Tag Archives: Terror-Sieges

The Sieges of Syria

By Kyle Orton (@KyleWOrton) on March 2, 2016

Starving children in Madaya

A website, siegewatch.org, has been set up that tracks the areas under siege in Syria. Siege Watch is a joint project of PAX, an organization that works in conflict zones to foster peace, and The Syria Institute, a non-partisan research centre directed by Valerie Szybala.

At the present time, according to Siege Watch, there are forty-six sieges operating in Syria, forty-three of them (93.5%) imposed by the Assad regime, two (4.5%) imposed by Jaysh al-Fatah, an insurgent coalition that includes Jabhat an-Nusra (al-Qaeda in Syria), and one (2%) by the Islamic State (IS).

Siege Watch also documents the severity of the sieges in three categories. Category one (C1) is the most severe: very little gets in even by smuggling and international aid deliveries are rare if at all; the risk of malnutrition is high. Category two (C2) sieges are porous enough for the black market and/or locals might have some access to locally-grown produce, but prices for basics are extremely high and residents are at “some risk of malnutrition/dehydration”. Category three (C3) sieges require smuggling to get food, but there is a consistent supply, even if home-grown. While risk of malnutrition is low in C3 zones, medical emergencies are likely because of attacks by besieging forces.

All six C1 sieges are imposed by the regime. Thirty category C2 sieges are operating: twenty-nine by the regime and one by IS. The regime is also operating eight C3 sieges and Jaysh al-Fatah is operating two C3 sieges. Continue reading

Turkey and Saudi Arabia Move Against Assad

By Kyle Orton (@KyleWOrton) on May 5, 2015

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Zahran Alloush, Abu Issa, Hashem al-Sheikh

An effort is underway, led by Saudi Arabia and Turkey, mediated by Qatar, to unify the largest Syrian Islamist rebel brigades. With these regional powers now seemingly reading from the same script after years of internecine competition that has fractured the Syrian rebellion, there is also talk of a direct Saudi-Turkish intervention in Syria to overthrow Bashar al-Assad. While increased support to the Syrian insurgency from the Gulf and Turkey is already arriving, a direct intervention seems unlikely, though not, in the current context after the Saudi-led coalition went it alone in Yemen, impossible.  Continue reading

A Freeze In Aleppo Won’t Help Save Syria—But It Might Help Assad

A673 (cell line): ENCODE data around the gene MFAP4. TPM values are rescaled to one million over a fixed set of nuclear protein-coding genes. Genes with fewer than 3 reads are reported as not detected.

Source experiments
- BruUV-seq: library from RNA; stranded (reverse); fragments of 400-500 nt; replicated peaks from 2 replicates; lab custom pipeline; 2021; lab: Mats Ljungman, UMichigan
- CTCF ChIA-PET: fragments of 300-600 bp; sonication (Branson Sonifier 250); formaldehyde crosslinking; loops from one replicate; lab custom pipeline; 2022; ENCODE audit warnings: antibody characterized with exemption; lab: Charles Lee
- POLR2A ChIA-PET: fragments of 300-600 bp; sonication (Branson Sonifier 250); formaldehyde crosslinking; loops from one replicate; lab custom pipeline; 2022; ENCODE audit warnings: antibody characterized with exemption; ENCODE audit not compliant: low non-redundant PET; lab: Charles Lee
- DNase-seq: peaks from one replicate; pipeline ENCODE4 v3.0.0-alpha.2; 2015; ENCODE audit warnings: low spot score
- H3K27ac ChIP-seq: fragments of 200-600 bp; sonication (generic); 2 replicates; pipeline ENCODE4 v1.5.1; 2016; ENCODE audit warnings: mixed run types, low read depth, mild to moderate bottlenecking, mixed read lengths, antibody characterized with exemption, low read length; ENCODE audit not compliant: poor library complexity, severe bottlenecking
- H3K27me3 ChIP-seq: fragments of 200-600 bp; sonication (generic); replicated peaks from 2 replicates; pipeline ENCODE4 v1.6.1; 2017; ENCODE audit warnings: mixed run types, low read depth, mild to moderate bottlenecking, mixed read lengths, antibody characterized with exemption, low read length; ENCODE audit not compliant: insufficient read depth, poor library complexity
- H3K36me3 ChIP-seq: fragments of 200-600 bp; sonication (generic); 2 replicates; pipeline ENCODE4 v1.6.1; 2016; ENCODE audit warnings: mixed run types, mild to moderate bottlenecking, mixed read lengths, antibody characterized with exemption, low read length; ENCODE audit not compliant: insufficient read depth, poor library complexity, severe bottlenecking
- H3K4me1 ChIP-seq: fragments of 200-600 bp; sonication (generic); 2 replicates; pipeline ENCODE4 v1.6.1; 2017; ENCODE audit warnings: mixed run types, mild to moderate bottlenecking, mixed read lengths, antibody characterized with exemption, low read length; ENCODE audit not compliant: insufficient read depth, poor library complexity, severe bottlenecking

By Kyle Orton (@KyleWOrton) on December 15, 2014

Great Mosque in Aleppo

 

On October 30, the United Nations peace envoy Staffan de Mistura presented an “action plan” for Syria, which included a plan for a “freeze zone” in Aleppo to give “an opportunity for some type of humanitarian improvement”. De Mistura wanted this to re-focus efforts of fighting units on all sides against the Salafi-jihadists of the Islamic State and Jabhat an-Nusra (al-Qaeda). Small wonder then that Assad’s U.N. envoy, Bashar Jafaari, said the regime was giving the proposal “due consideration”.

This freeze idea had emerged just after the Obama administration had, through surrogates, said it was sympathetic to the idea of trying to use local “ceasefires” Continue reading

Syria’s Rebellion on the Ropes

By Kyle Orton (@KyleWOrton) on July 9, 2014

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The devastated city of Aleppo

As we approach the forty month mark for the Syrian uprising the situation is grimmer than it has ever been. Not just the casualties: more than 200,000 people dead. Not just the physical devastation and mass-displacement of more than a third of the country. But now in military terms the rebellion is on the defensive in a way it has not been since it erupted at the end of 2011, after more than six months of peaceful protests.

Continue reading

The Coming Fall of Homs

By Kyle Orton (@KyleWOrton) on May 4, 2014

This afternoon it is being reported that a deal has been struck over Homs City, allowing 2,250 people, mostly rebels, to evacuate. Continue reading

Use Force To Break The Terror-Sieges in Syria

By Kyle Orton (@KyleWOrton) on April 1, 2014

Last September, a Save the Children report noted that children in suburbs of Damascus besieged by the regime were subsisting on “leaves, nuts, [and] fruits”. Throughout October it would become clear that a deliberate terror-famine was being waged by the regime against these rebellious districts, to starve them into submission. Continue reading